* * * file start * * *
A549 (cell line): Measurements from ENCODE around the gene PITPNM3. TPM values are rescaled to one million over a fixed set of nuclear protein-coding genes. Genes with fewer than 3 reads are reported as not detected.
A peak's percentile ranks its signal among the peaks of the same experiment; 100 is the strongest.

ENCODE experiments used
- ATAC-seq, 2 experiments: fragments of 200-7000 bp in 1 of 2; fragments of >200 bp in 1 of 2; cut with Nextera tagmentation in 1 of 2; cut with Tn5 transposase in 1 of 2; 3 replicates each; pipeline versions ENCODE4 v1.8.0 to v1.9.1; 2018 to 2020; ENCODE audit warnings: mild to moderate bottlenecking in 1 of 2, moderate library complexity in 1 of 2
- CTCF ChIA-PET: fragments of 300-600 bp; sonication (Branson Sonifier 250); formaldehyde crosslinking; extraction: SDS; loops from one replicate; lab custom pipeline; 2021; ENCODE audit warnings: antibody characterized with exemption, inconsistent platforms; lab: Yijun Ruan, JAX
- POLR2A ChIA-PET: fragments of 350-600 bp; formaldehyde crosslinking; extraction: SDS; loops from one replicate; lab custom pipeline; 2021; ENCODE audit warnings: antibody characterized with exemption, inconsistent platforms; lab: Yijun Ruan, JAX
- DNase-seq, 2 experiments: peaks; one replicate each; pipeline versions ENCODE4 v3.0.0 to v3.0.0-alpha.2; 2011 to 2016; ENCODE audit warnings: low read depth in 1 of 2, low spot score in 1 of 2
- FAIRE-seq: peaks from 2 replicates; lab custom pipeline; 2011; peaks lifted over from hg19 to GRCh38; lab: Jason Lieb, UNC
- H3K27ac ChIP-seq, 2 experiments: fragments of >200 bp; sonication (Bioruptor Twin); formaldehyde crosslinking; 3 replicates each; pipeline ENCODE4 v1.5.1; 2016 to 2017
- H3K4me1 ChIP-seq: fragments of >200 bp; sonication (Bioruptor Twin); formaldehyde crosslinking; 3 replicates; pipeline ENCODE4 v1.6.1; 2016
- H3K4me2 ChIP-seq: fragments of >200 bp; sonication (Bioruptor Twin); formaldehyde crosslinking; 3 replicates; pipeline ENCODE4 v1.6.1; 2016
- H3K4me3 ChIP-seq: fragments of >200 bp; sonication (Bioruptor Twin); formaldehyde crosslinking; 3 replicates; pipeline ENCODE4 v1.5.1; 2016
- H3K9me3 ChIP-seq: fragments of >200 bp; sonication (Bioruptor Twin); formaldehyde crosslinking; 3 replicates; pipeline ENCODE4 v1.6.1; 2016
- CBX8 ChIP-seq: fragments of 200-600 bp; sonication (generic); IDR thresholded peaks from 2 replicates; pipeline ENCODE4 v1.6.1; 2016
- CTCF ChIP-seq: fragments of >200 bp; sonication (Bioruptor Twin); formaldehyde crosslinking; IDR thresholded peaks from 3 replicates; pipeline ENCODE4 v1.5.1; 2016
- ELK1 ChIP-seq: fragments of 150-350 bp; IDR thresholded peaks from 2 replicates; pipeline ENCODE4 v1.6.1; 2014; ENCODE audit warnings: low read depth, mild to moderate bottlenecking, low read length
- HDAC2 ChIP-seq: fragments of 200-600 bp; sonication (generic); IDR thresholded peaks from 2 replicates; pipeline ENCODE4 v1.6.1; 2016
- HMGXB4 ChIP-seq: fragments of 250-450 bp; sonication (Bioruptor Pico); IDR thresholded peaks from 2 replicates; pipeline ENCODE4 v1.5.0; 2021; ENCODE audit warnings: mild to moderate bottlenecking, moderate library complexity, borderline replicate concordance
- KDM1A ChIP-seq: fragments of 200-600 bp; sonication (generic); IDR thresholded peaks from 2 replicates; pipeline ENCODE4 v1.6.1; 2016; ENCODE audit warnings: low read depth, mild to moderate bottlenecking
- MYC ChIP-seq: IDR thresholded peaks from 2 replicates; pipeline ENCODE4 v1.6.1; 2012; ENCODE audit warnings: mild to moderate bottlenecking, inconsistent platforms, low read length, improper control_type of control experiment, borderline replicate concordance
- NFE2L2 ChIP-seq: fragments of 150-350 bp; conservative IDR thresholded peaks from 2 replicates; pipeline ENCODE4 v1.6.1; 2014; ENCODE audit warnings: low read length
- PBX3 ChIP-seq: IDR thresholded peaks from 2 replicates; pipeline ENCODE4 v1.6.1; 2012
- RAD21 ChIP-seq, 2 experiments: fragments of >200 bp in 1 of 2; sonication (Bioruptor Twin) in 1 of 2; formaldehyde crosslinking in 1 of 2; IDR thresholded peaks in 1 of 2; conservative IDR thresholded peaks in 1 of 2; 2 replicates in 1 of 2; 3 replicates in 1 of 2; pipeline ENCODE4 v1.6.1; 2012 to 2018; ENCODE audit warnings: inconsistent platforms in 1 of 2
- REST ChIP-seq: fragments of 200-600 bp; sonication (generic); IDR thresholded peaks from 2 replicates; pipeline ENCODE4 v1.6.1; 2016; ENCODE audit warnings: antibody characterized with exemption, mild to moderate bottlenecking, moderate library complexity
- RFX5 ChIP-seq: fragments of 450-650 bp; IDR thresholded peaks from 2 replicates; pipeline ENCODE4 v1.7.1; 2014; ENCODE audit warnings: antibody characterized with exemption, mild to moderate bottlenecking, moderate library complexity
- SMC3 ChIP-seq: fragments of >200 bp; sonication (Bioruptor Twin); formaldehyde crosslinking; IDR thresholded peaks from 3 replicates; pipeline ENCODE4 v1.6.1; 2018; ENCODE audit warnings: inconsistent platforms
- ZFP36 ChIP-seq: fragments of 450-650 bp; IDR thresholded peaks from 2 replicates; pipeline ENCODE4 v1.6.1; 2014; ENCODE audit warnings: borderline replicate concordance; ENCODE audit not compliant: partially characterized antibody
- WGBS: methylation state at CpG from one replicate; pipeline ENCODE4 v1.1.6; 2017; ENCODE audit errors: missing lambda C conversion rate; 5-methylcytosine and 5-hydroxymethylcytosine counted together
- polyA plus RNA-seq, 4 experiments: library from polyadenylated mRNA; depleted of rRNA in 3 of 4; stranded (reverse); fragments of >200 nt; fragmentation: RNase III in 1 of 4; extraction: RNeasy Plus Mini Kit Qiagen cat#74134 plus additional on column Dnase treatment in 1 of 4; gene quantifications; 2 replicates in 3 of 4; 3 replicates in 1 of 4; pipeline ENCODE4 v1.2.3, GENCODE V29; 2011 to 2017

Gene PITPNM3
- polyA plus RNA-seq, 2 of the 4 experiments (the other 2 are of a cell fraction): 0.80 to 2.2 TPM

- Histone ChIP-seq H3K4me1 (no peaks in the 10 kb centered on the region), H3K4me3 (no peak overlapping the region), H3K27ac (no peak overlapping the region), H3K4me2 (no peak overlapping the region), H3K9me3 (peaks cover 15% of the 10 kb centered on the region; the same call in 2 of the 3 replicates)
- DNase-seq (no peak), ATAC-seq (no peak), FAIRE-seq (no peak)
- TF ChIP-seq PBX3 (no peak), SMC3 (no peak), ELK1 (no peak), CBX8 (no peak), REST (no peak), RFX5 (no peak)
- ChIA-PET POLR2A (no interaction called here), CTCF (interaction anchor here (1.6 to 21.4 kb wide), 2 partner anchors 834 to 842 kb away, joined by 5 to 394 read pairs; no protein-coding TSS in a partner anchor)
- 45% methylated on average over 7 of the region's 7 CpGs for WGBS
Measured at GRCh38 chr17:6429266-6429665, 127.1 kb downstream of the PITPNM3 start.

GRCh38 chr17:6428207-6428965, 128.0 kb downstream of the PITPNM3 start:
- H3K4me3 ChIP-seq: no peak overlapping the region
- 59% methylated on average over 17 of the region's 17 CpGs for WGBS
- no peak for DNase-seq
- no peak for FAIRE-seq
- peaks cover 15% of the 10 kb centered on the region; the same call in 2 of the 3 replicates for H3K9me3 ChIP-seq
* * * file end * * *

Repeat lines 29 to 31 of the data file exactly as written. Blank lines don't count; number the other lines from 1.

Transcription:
- polyA plus RNA-seq, 4 experiments: library from polyadenylated mRNA; depleted of rRNA in 3 of 4; stranded (reverse); fragments of >200 nt; fragmentation: RNase III in 1 of 4; extraction: RNeasy Plus Mini Kit Qiagen cat#74134 plus additional on column Dnase treatment in 1 of 4; gene quantifications; 2 replicates in 3 of 4; 3 replicates in 1 of 4; pipeline ENCODE4 v1.2.3, GENCODE V29; 2011 to 2017

Gene PITPNM3
- polyA plus RNA-seq, 2 of the 4 experiments (the other 2 are of a cell fraction): 0.80 to 2.2 TPM